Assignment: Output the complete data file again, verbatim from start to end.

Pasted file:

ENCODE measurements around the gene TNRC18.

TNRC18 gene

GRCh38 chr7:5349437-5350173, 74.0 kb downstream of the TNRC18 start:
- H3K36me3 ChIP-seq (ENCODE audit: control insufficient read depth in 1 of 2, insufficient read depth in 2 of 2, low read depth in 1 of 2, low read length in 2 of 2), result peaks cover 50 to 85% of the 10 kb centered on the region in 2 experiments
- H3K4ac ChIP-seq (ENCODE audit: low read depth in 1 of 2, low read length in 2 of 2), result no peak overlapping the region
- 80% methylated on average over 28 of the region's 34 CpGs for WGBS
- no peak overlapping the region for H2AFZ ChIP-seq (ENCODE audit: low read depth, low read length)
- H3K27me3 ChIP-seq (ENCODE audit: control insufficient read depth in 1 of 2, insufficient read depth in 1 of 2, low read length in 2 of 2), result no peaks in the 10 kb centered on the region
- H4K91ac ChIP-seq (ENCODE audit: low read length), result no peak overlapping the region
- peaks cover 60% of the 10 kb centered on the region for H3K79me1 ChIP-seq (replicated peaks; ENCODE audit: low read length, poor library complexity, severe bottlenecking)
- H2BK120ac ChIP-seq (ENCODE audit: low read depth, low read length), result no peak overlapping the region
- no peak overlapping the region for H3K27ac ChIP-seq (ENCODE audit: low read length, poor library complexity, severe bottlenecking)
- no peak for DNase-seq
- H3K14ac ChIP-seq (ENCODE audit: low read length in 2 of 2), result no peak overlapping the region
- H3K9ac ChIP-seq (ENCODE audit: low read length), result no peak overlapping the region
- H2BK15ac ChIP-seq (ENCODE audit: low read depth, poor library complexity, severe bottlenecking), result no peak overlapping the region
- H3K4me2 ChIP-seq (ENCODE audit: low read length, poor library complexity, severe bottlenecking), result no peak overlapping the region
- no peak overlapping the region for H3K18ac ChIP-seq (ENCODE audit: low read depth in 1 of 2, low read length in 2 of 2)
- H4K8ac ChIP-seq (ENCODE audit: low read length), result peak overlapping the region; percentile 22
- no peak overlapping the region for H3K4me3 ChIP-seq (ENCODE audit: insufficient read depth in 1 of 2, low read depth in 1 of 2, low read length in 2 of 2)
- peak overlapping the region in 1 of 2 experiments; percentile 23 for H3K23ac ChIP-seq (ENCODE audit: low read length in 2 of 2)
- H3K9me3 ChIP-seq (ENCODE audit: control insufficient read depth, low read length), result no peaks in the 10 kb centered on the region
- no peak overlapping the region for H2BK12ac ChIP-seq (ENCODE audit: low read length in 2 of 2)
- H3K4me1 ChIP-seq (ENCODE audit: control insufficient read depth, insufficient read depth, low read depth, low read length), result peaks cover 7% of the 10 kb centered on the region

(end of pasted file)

ENCODE measurements around the gene TNRC18.

TNRC18 gene

GRCh38 chr7:5349437-5350173, 74.0 kb downstream of the TNRC18 start:
- H3K36me3 ChIP-seq (ENCODE audit: control insufficient read depth in 1 of 2, insufficient read depth in 2 of 2, low read depth in 1 of 2, low read length in 2 of 2), result peaks cover 50 to 85% of the 10 kb centered on the region in 2 experiments
- H3K4ac ChIP-seq (ENCODE audit: low read depth in 1 of 2, low read length in 2 of 2), result no peak overlapping the region
- 80% methylated on average over 28 of the region's 34 CpGs for WGBS
- no peak overlapping the region for H2AFZ ChIP-seq (ENCODE audit: low read depth, low read length)
- H3K27me3 ChIP-seq (ENCODE audit: control insufficient read depth in 1 of 2, insufficient read depth in 1 of 2, low read length in 2 of 2), result no peaks in the 10 kb centered on the region
- H4K91ac ChIP-seq (ENCODE audit: low read length), result no peak overlapping the region
- peaks cover 60% of the 10 kb centered on the region for H3K79me1 ChIP-seq (replicated peaks; ENCODE audit: low read length, poor library complexity, severe bottlenecking)
- H2BK120ac ChIP-seq (ENCODE audit: low read depth, low read length), result no peak overlapping the region
- no peak overlapping the region for H3K27ac ChIP-seq (ENCODE audit: low read length, poor library complexity, severe bottlenecking)
- no peak for DNase-seq
- H3K14ac ChIP-seq (ENCODE audit: low read length in 2 of 2), result no peak overlapping the region
- H3K9ac ChIP-seq (ENCODE audit: low read length), result no peak overlapping the region
- H2BK15ac ChIP-seq (ENCODE audit: low read depth, poor library complexity, severe bottlenecking), result no peak overlapping the region
- H3K4me2 ChIP-seq (ENCODE audit: low read length, poor library complexity, severe bottlenecking), result no peak overlapping the region
- no peak overlapping the region for H3K18ac ChIP-seq (ENCODE audit: low read depth in 1 of 2, low read length in 2 of 2)
- H4K8ac ChIP-seq (ENCODE audit: low read length), result peak overlapping the region; percentile 22
- no peak overlapping the region for H3K4me3 ChIP-seq (ENCODE audit: insufficient read depth in 1 of 2, low read depth in 1 of 2, low read length in 2 of 2)
- peak overlapping the region in 1 of 2 experiments; percentile 23 for H3K23ac ChIP-seq (ENCODE audit: low read length in 2 of 2)
- H3K9me3 ChIP-seq (ENCODE audit: control insufficient read depth, low read length), result no peaks in the 10 kb centered on the region
- no peak overlapping the region for H2BK12ac ChIP-seq (ENCODE audit: low read length in 2 of 2)
- H3K4me1 ChIP-seq (ENCODE audit: control insufficient read depth, insufficient read depth, low read depth, low read length), result peaks cover 7% of the 10 kb centered on the region